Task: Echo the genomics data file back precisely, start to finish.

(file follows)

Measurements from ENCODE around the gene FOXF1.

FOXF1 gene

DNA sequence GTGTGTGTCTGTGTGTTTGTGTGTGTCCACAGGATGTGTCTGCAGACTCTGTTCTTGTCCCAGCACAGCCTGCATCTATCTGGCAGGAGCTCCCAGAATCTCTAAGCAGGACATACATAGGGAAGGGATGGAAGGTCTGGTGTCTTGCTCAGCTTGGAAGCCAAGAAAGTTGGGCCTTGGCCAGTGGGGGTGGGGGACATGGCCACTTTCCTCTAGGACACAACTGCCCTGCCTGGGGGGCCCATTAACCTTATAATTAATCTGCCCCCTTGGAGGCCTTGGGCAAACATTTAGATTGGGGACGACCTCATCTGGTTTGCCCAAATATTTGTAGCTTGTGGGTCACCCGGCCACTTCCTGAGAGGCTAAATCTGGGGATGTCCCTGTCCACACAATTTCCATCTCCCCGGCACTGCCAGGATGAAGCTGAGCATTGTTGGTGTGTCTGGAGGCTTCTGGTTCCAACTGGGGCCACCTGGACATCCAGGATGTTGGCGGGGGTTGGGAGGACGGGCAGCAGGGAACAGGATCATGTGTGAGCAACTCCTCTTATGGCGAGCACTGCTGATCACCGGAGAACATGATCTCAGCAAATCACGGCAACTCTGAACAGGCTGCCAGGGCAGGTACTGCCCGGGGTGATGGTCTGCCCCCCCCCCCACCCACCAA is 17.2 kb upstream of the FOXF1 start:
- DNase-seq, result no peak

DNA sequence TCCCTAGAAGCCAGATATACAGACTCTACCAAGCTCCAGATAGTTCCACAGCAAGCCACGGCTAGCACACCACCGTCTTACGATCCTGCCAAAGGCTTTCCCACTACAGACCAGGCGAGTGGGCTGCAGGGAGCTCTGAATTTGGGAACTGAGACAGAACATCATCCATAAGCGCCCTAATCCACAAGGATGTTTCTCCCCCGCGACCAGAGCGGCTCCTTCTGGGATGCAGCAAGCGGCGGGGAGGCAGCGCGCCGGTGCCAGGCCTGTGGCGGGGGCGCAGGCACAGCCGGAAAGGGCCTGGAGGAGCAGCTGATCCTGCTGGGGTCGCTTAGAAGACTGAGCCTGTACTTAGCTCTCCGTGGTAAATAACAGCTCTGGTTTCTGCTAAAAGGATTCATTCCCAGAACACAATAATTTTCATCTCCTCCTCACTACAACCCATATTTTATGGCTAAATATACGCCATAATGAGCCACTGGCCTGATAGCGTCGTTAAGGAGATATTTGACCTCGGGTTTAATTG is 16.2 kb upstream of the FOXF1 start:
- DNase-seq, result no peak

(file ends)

Measurements from ENCODE around the gene FOXF1.

FOXF1 gene

DNA sequence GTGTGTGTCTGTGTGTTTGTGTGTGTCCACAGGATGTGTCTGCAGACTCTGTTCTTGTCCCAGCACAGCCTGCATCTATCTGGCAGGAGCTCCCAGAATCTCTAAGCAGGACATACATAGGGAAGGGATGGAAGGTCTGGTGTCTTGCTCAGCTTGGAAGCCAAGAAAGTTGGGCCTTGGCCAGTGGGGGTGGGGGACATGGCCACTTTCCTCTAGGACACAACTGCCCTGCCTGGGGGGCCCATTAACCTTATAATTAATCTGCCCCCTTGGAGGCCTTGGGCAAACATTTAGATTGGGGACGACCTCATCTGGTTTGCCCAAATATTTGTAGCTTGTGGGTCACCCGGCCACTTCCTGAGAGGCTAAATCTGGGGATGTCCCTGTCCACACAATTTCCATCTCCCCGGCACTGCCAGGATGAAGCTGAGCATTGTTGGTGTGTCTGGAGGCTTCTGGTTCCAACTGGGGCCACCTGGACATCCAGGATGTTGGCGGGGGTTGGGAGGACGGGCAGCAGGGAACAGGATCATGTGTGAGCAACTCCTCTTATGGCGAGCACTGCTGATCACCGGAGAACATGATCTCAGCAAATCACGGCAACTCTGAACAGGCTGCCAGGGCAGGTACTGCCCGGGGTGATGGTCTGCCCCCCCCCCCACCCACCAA is 17.2 kb upstream of the FOXF1 start:
- DNase-seq, result no peak

DNA sequence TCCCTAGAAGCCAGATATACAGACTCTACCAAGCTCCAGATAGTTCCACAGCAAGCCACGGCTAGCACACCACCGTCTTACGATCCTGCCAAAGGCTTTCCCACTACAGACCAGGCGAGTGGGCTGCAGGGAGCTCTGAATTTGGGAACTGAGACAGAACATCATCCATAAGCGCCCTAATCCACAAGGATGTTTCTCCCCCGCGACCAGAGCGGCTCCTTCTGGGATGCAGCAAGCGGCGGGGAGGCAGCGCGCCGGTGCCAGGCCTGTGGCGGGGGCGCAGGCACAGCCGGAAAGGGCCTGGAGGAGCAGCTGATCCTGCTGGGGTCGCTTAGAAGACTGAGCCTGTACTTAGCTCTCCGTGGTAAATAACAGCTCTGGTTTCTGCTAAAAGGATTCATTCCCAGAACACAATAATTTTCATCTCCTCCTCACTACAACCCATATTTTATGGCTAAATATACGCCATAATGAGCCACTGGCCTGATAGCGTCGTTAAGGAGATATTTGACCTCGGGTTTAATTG is 16.2 kb upstream of the FOXF1 start:
- DNase-seq, result no peak